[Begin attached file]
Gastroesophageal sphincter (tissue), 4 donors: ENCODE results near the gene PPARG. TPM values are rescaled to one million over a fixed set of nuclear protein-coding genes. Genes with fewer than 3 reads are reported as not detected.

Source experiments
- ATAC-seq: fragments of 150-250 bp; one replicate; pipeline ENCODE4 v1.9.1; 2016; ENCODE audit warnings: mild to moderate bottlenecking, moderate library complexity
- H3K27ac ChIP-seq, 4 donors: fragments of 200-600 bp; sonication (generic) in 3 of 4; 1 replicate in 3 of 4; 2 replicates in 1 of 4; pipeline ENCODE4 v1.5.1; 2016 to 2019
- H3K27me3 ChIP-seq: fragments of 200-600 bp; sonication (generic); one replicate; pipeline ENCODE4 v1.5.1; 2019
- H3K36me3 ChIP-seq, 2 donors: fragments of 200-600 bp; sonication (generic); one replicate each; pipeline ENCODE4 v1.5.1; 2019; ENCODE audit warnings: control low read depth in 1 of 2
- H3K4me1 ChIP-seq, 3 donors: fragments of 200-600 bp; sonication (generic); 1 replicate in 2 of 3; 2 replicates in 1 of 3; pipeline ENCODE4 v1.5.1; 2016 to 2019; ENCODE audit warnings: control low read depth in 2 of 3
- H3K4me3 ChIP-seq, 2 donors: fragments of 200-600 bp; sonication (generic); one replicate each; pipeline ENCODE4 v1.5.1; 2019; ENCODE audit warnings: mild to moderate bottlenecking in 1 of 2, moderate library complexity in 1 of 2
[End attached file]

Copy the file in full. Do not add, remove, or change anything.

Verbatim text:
Gastroesophageal sphincter (tissue), 4 donors: ENCODE results near the gene PPARG. TPM values are rescaled to one million over a fixed set of nuclear protein-coding genes. Genes with fewer than 3 reads are reported as not detected.

Source experiments
- ATAC-seq: fragments of 150-250 bp; one replicate; pipeline ENCODE4 v1.9.1; 2016; ENCODE audit warnings: mild to moderate bottlenecking, moderate library complexity
- H3K27ac ChIP-seq, 4 donors: fragments of 200-600 bp; sonication (generic) in 3 of 4; 1 replicate in 3 of 4; 2 replicates in 1 of 4; pipeline ENCODE4 v1.5.1; 2016 to 2019
- H3K27me3 ChIP-seq: fragments of 200-600 bp; sonication (generic); one replicate; pipeline ENCODE4 v1.5.1; 2019
- H3K36me3 ChIP-seq, 2 donors: fragments of 200-600 bp; sonication (generic); one replicate each; pipeline ENCODE4 v1.5.1; 2019; ENCODE audit warnings: control low read depth in 1 of 2
- H3K4me1 ChIP-seq, 3 donors: fragments of 200-600 bp; sonication (generic); 1 replicate in 2 of 3; 2 replicates in 1 of 3; pipeline ENCODE4 v1.5.1; 2016 to 2019; ENCODE audit warnings: control low read depth in 2 of 3
- H3K4me3 ChIP-seq, 2 donors: fragments of 200-600 bp; sonication (generic); one replicate each; pipeline ENCODE4 v1.5.1; 2019; ENCODE audit warnings: mild to moderate bottlenecking in 1 of 2, moderate library complexity in 1 of 2